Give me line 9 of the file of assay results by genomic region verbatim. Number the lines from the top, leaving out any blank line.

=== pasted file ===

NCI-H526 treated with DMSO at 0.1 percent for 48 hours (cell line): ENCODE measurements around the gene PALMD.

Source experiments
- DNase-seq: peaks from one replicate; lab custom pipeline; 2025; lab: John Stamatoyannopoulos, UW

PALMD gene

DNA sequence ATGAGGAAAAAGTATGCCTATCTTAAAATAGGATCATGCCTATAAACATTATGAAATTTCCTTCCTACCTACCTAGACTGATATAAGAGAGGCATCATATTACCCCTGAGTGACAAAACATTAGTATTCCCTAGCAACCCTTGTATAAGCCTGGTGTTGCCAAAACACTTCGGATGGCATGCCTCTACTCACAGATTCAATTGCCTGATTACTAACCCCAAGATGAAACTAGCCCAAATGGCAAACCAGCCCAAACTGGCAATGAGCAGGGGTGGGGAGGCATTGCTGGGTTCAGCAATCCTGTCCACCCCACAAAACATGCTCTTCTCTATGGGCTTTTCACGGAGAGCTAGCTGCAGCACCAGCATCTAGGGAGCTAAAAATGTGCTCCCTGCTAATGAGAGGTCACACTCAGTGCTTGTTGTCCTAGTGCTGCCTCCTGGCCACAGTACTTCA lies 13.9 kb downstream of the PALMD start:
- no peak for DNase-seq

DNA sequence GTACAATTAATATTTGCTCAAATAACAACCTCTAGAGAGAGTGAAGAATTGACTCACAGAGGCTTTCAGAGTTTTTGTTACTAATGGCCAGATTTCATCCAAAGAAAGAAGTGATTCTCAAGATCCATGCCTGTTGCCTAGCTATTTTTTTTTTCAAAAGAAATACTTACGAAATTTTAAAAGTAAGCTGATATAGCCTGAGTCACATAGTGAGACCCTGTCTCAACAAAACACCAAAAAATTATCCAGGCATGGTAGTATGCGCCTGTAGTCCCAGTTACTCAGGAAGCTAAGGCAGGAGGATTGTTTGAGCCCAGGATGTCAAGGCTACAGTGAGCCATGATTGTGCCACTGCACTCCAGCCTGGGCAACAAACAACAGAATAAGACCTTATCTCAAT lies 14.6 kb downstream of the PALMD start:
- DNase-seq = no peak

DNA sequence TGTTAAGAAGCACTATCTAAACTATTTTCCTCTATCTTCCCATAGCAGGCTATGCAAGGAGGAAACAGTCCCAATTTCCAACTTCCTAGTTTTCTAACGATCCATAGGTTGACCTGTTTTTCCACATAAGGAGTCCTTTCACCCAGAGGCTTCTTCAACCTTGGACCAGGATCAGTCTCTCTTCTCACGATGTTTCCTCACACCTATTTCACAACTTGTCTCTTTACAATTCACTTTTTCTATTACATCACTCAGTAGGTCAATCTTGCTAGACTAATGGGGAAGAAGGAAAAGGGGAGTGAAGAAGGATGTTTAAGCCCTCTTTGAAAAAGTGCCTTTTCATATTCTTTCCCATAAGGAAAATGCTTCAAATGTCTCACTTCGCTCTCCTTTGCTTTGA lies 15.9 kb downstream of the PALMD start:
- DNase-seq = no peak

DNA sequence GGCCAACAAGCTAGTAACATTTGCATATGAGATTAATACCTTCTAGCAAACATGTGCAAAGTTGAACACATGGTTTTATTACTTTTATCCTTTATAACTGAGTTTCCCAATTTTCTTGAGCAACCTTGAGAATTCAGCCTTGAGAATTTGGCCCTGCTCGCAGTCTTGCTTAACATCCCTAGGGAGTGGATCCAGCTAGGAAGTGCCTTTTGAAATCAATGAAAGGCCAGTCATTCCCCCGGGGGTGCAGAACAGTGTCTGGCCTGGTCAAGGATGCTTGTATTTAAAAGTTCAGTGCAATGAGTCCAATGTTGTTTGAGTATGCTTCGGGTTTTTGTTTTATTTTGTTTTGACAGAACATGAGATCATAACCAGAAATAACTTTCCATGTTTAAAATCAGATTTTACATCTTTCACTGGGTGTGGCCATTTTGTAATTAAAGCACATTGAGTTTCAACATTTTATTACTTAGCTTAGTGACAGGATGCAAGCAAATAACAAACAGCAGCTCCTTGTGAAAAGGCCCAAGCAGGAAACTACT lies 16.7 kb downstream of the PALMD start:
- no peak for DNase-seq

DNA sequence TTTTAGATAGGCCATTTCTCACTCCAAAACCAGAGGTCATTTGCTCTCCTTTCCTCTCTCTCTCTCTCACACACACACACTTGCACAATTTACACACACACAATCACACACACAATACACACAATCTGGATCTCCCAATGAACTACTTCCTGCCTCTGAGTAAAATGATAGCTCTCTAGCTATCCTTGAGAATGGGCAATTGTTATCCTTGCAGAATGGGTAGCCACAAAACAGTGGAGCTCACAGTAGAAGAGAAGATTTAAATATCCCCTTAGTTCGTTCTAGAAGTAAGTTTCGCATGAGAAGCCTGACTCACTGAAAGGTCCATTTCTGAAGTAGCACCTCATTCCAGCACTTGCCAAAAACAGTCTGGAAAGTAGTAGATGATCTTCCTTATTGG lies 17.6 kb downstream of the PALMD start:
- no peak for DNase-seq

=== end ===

DNA sequence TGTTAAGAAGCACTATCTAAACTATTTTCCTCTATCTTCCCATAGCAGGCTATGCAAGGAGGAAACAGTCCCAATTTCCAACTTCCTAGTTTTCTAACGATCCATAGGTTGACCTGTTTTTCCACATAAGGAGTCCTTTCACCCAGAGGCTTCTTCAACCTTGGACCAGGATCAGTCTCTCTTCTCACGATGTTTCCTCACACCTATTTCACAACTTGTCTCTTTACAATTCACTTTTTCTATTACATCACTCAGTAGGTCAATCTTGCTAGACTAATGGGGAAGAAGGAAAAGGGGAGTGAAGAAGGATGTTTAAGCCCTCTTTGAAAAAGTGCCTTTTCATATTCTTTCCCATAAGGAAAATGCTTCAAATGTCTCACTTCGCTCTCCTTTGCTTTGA lies 15.9 kb downstream of the PALMD start: